# # What are Jinja2 tests?

## # In this video... (TL;DR)

TIP

List of all code changes made in this lecture: https://diff-store.com/diff/section09__08_jinja2_tests (opens new window)

Jinja2 tests allow us to evaluate conditionals using the `is` keyword.

For example:

``````{% set number = 10 %}

{% if number is even %}
<p>It's even!</p>
{% endif %}
``````

Tests can sometimes take arguments, in which case they can be called using brackets:

``````{% set number = 10 %}

{% if number is divisibleby(2) %}
<p>It's even!</p>
{% endif %}
``````

However, as of Jinja2 v2.9, brackets are not necessary. I still like to use them though, I find it easier to read. That means this is fine:

``````{% set number = 10 %}

{% if number is divisibleby 2 %}
<p>It's even!</p>
{% endif %}
``````

## # Code at the start of this lecture

Available in the `start` folder. We've written a document in there to explain the starting code.

## # Code written in this lecture

Let's start with our template. We're going to solve the Fizzbuzz problem using Jinja2.

What we want to do is iterate over the first 100 numbers, and then print one thing or another depending on the value.

If the value is divisible by 3 and 5, we print `FizzBuzz`. If it's only divisible by 3, we print `Fizz`. If it's only divisible by 5, we print `Buzz`.

If it's not divisible by any of them, we print the number out.

``````<ul>
{% for n in range(1, 101) %}
<li>
{{ n }}
</li>
{% endfor %}
</ul>
``````

Here I've written an unordered list (with bullet points, so it's easier to see what numbers our code is creating). Using the `range()` function, which is available to us in Jinja2, we can iterate over the numbers from 1 to 100, both inclusive.

Then I'm creating `li` elements for each number.

Within the `li` we can use the `divisibleby` test in an if statement to check whether `n % 3 == 0` and `n % 5 == 0`.

Note that if we do this, we will be creating a bunch of empty bullet points for those numbers that aren't divisible, since we're no longer displaying the numbers themselves.

``````<ul>
{% for n in range(1, 101) %}
<li>
{% if n is divisibleby(3) and n is divisibleby(5) %}
FizzBuzz
{% endif %}
</li>
{% endfor %}
</ul>
``````

We can fix that using an `else` statement so that we always display the number if the tests don't pass:

``````<ul>
{% for n in range(1, 101) %}
<li>
{% if n is divisibleby(3) and n is divisibleby(5) %}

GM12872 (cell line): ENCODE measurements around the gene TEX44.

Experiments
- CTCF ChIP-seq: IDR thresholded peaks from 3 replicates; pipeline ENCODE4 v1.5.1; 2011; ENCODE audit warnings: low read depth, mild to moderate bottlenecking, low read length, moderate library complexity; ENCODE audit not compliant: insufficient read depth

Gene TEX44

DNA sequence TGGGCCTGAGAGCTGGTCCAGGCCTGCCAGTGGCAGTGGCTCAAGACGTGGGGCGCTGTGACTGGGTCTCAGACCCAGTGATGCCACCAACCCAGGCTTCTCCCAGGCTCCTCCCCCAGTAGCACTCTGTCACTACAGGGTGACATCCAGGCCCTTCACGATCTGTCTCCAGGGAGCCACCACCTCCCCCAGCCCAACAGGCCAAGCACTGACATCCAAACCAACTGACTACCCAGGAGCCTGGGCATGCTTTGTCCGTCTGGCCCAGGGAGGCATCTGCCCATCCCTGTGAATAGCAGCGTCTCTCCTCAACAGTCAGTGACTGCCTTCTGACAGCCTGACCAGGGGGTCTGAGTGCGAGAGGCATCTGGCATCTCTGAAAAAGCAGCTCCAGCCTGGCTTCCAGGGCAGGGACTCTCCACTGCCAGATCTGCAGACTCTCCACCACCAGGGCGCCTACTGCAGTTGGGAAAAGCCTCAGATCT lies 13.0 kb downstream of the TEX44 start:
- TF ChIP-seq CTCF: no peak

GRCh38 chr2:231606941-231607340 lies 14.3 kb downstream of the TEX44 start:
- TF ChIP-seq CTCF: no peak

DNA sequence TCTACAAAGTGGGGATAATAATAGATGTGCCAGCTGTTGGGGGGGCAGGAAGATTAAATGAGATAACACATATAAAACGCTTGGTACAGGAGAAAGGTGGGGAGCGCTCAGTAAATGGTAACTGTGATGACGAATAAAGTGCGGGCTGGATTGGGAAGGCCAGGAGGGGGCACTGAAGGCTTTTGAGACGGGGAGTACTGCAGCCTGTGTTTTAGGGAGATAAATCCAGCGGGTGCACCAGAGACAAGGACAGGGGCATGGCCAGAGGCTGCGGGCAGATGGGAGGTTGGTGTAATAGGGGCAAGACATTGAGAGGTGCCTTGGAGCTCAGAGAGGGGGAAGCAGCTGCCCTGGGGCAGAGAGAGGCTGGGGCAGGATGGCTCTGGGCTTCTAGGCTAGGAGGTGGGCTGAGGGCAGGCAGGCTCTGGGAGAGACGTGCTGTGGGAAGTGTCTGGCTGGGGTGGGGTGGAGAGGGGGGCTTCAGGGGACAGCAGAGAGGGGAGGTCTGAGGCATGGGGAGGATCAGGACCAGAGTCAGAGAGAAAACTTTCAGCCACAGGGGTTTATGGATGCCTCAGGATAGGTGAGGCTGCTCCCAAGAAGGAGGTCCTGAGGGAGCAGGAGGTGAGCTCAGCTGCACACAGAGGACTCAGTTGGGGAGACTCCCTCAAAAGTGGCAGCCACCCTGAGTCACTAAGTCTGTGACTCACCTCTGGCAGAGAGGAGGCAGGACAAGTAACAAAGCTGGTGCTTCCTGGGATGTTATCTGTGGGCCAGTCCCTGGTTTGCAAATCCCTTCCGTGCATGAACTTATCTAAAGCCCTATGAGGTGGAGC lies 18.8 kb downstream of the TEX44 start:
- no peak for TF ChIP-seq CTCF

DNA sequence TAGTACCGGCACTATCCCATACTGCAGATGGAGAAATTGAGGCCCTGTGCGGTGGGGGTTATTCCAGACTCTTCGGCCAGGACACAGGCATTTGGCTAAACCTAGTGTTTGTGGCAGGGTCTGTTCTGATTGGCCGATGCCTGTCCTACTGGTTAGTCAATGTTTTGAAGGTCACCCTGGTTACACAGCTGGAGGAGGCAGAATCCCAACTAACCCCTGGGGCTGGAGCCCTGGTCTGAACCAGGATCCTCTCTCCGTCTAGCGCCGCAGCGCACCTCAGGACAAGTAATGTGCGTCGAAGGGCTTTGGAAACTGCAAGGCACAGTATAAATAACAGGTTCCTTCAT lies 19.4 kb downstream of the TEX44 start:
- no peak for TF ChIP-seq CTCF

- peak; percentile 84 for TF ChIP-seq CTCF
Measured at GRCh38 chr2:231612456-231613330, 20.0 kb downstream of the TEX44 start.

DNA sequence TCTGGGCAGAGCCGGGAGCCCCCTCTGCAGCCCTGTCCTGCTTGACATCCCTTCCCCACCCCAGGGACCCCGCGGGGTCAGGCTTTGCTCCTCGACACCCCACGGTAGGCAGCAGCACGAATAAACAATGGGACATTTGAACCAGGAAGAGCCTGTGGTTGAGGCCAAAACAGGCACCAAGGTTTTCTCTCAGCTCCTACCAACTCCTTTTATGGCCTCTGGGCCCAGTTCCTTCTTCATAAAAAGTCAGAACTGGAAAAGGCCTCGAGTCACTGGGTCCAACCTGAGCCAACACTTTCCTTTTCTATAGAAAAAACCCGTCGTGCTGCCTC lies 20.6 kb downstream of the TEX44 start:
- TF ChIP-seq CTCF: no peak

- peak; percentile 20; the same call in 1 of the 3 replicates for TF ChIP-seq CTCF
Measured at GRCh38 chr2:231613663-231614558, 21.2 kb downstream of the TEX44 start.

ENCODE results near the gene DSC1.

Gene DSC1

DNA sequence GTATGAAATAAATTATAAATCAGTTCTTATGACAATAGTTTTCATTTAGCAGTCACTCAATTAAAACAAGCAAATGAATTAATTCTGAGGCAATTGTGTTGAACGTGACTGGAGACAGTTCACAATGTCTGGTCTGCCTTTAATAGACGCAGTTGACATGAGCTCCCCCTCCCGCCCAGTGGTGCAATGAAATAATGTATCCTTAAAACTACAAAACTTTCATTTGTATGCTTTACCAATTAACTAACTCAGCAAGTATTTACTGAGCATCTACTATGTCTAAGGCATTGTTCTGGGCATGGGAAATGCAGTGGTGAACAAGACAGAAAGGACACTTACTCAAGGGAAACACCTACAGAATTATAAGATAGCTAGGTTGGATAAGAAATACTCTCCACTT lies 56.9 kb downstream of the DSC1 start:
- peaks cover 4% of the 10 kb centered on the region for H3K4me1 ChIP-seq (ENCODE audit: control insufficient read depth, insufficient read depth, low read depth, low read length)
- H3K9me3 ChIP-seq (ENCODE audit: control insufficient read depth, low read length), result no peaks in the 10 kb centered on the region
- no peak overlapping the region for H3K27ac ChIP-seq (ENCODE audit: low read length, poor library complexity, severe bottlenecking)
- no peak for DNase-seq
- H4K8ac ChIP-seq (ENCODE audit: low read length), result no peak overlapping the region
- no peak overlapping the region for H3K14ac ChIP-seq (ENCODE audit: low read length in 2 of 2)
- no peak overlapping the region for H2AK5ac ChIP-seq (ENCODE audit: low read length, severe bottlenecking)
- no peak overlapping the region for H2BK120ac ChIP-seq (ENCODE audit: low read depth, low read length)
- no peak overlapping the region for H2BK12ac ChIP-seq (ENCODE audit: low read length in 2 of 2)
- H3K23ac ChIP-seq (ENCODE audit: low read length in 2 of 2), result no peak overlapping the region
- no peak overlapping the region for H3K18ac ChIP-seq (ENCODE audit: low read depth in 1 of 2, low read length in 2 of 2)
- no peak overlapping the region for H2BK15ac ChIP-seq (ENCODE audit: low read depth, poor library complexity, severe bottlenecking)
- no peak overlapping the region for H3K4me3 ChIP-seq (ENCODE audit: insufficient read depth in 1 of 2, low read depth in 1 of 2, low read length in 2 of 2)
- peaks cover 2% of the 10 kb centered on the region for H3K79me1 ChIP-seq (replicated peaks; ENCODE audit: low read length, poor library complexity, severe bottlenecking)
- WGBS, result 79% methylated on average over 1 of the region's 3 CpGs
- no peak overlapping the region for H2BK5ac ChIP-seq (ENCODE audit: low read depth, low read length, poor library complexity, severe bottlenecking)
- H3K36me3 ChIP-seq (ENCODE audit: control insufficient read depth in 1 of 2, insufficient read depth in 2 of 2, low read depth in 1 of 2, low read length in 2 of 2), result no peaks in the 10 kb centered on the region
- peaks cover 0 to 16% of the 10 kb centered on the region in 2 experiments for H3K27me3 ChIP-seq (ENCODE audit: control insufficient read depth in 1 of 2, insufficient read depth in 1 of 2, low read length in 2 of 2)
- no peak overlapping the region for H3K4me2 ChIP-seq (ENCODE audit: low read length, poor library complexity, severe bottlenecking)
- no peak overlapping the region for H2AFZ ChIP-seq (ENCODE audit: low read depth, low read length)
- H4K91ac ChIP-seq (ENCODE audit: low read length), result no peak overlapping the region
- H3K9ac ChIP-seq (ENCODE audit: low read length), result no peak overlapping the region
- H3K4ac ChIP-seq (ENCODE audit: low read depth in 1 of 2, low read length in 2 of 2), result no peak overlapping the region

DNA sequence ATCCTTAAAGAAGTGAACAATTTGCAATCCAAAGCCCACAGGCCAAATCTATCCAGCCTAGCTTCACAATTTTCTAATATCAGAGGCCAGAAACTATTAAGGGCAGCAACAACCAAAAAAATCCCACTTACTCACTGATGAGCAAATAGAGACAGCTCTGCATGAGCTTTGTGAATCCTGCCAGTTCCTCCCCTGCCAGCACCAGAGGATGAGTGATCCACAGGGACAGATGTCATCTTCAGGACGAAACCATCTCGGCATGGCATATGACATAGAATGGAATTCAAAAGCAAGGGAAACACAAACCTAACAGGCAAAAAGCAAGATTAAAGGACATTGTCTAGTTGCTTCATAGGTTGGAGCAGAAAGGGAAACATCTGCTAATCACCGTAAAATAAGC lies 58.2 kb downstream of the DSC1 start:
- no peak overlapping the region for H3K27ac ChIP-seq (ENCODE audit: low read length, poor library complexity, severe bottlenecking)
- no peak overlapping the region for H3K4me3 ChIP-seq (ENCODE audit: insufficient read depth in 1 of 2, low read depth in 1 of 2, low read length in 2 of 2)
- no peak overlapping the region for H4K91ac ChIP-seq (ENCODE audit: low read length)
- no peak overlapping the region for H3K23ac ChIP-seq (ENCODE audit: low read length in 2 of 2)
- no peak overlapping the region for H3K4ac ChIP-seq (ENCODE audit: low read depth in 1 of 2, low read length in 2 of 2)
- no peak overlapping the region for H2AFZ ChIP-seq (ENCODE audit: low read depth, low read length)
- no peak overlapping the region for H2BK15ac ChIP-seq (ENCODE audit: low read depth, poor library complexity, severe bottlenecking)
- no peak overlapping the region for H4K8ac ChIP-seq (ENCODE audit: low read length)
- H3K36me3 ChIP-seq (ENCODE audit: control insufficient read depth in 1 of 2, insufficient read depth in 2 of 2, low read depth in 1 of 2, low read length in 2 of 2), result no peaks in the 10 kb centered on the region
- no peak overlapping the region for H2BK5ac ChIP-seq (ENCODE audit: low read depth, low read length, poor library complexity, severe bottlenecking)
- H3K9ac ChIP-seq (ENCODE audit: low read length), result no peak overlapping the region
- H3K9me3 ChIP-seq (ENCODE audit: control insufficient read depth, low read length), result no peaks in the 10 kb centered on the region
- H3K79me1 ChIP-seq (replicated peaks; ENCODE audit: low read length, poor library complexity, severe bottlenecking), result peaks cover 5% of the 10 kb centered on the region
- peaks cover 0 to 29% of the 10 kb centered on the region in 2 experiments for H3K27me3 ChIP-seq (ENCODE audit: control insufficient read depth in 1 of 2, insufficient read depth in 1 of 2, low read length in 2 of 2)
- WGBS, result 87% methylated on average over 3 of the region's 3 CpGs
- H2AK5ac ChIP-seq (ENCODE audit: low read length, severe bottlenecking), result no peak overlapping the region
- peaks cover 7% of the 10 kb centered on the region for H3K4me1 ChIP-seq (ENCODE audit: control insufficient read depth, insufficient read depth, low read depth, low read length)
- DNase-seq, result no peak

FizzBuzz
{% else %}
{{ n }}
{% endif %}
</li>
{% endfor %}
</ul>
``````

Finally, we can then use `elif` branches for the other tests:

``````<ul>
{% for n in range(1, 101) %}
<li>
{% if n is divisibleby(3) and n is divisibleby(5) %}
FizzBuzz
{% elif n is divisibleby(3) %}
Fizz
{% elif n is divisibleby(5) %}
Buzz
{% else %}
{{ n }}
{% endif %}
</li>
{% endfor %}
</ul>
``````

### # Writing our own tests

We can also very easily write our own tests. Let me show you how!

A test is a function that takes at least 1 argument: the value before `is`.

So let's say we want to define our own `square` test, that checks whether a number is a square--i.e. has an integer root.

We can do it like this:

``````def square(value):
return (value ** 0.5).is_integer()

app.jinja_env.tests["square"] = square
``````

If we do this, all templates will have access to a test called `square` that they can use like this:

``````{% if 10 is square %}
<p>It's a square!</p>
{% endif %}
``````

Note that we call this without brackets because the `value` argument gets it value from the `10` that comes before `is`.

If we want to be able to pass other values, such as in `divisibleby`, we can do it like this: Here's a re-implementation of the `divisibleby` test:

``````def divisibleby(value, other):
return value % other == 0

app.jinja_env.tests["divisibleby"] = divisibleby
``````

You can create your own tests for checks you do frequently in your code, and for domain-specific checks to make your Jinja code more readable.

## # Final code at the end of this lecture

Available in the `end` folder.